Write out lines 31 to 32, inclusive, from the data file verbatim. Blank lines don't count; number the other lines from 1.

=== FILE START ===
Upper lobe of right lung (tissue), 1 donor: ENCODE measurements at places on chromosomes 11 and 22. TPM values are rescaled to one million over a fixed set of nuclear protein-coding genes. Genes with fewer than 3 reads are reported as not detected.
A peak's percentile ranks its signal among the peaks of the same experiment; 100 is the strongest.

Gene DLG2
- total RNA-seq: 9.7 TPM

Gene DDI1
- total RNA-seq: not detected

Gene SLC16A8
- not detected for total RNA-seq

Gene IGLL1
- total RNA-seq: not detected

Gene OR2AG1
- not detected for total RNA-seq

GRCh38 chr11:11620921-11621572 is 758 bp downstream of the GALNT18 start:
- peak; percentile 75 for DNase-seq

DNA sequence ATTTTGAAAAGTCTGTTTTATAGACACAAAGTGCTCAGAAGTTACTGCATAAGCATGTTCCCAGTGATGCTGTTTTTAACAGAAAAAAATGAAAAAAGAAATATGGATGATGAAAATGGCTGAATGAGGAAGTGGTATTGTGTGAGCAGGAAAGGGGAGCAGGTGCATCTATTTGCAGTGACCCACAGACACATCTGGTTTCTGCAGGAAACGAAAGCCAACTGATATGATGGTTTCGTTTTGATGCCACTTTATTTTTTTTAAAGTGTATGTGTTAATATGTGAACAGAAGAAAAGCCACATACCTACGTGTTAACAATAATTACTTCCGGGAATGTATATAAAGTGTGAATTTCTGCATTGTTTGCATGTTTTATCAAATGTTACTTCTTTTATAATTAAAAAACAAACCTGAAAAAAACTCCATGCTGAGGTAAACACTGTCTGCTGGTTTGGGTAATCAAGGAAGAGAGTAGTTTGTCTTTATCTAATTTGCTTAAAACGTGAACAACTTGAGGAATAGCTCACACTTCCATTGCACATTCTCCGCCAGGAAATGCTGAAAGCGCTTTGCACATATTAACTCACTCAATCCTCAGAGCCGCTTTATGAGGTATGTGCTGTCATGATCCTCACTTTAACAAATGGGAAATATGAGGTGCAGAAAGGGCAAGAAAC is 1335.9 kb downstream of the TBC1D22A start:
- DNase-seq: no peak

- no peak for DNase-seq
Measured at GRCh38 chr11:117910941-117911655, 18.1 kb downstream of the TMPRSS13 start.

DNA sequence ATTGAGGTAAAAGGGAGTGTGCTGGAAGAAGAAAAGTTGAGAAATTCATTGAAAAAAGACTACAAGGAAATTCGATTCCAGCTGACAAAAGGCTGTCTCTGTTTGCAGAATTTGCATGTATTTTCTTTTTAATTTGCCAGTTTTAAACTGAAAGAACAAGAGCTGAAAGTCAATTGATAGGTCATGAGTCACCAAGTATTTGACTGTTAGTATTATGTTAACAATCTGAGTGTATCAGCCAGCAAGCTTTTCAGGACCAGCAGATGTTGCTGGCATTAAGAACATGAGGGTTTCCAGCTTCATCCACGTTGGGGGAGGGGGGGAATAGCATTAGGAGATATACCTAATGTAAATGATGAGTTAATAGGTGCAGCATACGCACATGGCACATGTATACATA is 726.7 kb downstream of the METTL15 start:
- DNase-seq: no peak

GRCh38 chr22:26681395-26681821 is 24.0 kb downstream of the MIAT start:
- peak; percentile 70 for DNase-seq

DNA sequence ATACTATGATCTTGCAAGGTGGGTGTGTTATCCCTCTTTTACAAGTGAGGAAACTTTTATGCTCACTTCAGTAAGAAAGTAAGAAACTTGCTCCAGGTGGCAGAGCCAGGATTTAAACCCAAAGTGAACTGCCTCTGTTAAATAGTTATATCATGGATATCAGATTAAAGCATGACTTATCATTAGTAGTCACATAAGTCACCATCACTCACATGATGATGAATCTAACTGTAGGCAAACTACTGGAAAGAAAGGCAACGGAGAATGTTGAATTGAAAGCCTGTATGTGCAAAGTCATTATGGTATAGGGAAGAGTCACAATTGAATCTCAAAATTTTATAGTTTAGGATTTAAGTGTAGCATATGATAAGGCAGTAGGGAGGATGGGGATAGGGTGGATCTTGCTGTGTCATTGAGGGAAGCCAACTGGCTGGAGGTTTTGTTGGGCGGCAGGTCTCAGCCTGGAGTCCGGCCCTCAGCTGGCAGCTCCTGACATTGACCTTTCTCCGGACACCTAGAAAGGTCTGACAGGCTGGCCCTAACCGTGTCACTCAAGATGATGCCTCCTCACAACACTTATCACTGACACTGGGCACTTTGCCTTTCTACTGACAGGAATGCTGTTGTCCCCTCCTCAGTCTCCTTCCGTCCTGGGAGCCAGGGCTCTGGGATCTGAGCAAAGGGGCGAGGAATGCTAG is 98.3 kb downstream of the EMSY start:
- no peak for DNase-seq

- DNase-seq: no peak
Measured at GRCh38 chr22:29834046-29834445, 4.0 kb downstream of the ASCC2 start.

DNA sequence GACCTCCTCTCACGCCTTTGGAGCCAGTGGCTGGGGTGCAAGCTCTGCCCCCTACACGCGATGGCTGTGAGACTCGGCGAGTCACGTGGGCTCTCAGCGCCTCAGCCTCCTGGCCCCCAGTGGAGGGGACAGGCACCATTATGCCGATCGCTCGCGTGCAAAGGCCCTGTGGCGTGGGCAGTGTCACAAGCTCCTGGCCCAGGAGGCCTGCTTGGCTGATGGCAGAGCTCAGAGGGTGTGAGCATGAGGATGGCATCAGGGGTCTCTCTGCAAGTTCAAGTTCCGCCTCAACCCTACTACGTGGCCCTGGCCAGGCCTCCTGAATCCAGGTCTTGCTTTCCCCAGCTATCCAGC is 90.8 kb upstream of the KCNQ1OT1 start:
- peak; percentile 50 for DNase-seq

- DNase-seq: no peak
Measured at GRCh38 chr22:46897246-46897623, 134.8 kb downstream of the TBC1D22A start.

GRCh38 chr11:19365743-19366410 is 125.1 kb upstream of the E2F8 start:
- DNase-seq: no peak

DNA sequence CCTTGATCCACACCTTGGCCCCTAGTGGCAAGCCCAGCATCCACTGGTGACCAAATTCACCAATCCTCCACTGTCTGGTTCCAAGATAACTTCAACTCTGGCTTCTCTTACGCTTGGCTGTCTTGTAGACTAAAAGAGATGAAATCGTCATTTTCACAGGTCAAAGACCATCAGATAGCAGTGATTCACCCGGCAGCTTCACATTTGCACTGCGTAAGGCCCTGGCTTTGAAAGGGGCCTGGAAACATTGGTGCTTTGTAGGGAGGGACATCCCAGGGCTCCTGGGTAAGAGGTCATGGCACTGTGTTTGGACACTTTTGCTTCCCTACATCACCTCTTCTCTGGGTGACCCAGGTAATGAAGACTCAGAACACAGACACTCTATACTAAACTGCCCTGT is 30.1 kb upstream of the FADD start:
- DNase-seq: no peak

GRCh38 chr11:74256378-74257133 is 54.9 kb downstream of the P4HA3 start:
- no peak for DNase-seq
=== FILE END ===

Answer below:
GRCh38 chr11:19365743-19366410 is 125.1 kb upstream of the E2F8 start:
- DNase-seq: no peak